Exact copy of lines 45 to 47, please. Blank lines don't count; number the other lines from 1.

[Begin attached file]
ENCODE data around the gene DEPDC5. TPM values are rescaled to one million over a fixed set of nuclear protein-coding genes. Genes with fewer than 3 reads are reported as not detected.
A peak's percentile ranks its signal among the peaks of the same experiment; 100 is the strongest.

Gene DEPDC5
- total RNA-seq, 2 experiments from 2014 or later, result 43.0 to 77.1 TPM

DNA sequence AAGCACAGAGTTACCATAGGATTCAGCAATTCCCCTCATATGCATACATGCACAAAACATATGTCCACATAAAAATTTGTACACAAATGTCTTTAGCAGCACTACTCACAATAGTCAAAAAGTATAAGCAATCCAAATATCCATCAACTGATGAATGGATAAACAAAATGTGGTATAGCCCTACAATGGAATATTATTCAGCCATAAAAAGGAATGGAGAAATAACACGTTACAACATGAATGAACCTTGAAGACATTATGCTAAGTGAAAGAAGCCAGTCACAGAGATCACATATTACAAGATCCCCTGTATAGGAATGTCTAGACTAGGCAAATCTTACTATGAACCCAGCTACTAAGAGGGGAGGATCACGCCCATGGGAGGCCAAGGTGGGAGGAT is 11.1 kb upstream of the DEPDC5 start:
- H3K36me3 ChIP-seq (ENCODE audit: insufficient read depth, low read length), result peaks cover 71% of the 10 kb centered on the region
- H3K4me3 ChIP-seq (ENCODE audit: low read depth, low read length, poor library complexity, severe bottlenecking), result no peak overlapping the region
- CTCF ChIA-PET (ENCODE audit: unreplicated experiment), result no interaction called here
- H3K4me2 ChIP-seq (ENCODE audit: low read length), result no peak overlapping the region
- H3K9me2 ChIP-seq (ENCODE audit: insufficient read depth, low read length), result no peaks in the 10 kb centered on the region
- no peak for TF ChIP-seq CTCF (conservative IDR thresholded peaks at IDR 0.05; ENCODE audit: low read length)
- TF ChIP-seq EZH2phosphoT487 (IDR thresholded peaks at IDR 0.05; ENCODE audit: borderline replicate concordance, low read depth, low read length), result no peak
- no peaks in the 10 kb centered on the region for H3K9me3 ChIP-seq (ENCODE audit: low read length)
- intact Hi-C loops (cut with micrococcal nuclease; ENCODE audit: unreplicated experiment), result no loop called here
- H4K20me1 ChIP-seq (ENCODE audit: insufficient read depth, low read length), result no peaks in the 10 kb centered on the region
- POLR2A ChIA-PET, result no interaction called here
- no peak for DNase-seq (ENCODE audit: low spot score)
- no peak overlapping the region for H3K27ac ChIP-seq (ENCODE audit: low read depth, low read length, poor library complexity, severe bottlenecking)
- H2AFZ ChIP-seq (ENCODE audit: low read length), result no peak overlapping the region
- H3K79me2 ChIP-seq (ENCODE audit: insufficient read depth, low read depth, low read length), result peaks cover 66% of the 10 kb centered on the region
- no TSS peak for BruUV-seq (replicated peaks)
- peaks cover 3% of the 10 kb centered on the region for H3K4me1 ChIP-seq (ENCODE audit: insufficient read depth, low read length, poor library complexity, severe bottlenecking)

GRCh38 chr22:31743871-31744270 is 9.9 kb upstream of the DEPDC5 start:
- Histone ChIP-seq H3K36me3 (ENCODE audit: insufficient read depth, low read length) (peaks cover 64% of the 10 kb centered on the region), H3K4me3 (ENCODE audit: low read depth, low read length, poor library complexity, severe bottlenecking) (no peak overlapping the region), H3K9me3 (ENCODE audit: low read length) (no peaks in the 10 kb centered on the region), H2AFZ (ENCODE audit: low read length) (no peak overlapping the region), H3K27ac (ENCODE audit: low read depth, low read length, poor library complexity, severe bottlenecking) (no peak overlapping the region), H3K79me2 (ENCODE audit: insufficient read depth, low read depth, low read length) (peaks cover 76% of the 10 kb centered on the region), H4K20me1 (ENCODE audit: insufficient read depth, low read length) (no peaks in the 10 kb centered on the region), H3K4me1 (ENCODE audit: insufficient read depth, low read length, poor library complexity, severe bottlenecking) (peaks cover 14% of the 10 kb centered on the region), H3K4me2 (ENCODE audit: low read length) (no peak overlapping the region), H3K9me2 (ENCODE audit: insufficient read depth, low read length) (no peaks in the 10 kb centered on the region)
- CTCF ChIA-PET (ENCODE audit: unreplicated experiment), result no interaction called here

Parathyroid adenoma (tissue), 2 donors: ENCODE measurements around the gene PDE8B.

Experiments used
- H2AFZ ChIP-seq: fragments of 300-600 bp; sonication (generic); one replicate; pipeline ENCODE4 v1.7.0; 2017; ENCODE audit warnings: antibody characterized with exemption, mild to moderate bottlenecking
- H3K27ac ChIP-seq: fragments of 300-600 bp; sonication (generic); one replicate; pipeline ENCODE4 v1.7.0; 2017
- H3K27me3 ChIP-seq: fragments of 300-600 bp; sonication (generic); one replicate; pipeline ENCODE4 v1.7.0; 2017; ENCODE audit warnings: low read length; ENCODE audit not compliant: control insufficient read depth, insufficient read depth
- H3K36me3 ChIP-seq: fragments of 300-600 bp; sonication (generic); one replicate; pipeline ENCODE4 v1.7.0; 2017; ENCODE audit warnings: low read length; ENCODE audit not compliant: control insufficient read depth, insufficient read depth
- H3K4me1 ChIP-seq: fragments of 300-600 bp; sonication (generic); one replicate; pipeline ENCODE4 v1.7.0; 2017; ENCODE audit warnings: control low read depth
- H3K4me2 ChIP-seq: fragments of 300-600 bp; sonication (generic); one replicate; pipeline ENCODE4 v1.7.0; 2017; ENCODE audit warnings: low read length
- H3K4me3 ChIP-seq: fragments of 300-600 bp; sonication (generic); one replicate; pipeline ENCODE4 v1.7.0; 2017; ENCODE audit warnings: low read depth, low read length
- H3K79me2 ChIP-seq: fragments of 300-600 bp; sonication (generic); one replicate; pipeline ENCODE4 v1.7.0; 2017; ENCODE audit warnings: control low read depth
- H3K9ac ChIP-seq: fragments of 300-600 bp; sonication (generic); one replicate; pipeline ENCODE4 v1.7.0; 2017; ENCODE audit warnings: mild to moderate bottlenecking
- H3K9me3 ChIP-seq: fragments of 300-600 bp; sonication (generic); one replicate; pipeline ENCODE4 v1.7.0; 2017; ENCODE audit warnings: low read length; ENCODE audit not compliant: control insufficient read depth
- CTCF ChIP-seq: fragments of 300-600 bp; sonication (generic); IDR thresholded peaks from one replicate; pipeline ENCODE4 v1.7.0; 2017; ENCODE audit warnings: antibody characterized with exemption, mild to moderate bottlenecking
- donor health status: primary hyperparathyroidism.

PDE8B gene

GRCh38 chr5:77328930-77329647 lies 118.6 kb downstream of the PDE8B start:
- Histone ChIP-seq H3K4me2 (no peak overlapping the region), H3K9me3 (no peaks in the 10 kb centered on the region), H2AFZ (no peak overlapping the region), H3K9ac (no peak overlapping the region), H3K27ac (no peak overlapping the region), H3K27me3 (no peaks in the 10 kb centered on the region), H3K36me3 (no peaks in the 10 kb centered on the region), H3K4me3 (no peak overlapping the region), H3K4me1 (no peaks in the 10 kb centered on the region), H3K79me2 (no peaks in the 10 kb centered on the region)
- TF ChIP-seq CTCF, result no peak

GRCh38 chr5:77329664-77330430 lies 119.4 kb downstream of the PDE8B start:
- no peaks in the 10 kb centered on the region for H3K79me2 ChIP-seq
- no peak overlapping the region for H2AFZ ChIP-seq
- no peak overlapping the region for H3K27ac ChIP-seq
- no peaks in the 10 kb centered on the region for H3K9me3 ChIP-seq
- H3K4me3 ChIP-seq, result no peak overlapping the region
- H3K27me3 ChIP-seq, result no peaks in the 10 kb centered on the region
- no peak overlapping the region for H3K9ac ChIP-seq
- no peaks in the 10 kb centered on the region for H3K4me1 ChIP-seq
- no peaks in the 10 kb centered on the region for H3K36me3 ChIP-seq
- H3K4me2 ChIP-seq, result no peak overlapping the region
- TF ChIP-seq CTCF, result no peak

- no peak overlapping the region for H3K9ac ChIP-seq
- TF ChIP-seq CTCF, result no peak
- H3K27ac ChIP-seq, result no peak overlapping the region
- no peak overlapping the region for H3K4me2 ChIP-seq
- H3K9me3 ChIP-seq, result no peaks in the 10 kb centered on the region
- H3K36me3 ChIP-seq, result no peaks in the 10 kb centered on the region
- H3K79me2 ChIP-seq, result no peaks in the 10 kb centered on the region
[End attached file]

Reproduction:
- no peaks in the 10 kb centered on the region for H3K79me2 ChIP-seq
- no peak overlapping the region for H2AFZ ChIP-seq
- no peak overlapping the region for H3K27ac ChIP-seq